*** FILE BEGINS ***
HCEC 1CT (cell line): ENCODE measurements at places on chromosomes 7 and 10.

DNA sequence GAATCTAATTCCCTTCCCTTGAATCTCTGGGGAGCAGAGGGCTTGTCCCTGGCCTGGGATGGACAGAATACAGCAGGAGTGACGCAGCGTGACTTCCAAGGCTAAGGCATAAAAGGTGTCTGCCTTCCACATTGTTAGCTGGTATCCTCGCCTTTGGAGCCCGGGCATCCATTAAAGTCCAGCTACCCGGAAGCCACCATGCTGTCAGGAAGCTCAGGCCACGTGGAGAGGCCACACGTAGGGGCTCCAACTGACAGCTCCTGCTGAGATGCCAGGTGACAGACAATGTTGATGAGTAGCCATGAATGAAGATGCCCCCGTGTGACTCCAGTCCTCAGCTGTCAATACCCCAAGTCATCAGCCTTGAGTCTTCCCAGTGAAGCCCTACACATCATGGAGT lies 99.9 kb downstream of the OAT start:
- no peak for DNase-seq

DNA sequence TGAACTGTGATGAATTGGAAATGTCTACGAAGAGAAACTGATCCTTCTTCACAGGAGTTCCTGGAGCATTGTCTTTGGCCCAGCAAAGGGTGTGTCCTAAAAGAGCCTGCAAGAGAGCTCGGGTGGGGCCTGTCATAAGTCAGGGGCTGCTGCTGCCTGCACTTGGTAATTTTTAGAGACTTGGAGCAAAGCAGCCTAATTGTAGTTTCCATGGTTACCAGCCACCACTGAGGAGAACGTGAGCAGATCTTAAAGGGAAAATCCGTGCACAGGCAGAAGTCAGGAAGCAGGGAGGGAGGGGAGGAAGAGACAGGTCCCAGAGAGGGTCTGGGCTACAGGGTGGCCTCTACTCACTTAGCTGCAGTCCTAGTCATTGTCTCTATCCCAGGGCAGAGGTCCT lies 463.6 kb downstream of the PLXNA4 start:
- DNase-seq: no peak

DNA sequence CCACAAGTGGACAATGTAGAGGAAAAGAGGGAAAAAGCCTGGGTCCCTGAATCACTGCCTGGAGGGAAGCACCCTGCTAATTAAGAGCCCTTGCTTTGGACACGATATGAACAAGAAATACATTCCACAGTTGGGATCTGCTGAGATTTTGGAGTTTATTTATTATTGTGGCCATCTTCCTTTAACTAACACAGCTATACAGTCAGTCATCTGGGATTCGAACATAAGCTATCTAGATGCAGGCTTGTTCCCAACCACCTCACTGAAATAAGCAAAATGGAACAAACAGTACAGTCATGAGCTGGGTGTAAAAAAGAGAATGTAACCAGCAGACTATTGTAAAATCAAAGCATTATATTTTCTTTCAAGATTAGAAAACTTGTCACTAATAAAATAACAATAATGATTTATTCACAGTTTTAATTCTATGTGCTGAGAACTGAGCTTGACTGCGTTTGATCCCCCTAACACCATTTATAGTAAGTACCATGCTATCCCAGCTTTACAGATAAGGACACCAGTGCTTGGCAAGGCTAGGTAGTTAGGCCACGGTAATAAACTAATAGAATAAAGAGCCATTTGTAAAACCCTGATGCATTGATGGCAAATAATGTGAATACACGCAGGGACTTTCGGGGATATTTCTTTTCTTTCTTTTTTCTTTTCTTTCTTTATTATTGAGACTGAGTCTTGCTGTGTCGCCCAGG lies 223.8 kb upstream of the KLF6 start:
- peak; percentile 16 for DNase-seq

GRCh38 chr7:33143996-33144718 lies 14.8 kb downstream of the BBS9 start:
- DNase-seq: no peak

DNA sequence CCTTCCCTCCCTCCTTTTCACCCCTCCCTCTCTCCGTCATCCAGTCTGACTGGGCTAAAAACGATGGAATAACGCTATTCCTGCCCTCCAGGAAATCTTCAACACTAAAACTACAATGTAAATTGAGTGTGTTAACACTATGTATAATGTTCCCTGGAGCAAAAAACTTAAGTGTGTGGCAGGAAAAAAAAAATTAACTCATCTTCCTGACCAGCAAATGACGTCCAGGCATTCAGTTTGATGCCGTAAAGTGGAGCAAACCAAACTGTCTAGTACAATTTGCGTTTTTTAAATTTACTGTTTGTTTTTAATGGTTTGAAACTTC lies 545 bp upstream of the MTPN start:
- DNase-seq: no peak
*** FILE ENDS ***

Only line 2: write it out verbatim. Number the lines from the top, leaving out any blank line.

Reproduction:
DNA sequence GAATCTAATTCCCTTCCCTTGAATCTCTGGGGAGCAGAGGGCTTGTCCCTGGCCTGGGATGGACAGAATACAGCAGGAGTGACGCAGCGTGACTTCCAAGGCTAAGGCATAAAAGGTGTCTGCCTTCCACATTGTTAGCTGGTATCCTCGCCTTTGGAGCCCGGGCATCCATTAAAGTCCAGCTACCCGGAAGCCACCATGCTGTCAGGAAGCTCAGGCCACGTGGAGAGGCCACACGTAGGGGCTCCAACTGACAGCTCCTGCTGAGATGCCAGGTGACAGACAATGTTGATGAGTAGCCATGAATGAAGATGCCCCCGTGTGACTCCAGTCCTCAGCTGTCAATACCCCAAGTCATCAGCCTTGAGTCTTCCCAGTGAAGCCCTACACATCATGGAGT lies 99.9 kb downstream of the OAT start: